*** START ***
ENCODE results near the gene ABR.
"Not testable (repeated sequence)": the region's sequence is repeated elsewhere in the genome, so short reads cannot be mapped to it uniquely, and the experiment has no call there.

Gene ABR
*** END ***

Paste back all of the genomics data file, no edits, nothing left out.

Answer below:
ENCODE results near the gene ABR.
"Not testable (repeated sequence)": the region's sequence is repeated elsewhere in the genome, so short reads cannot be mapped to it uniquely, and the experiment has no call there.

Gene ABR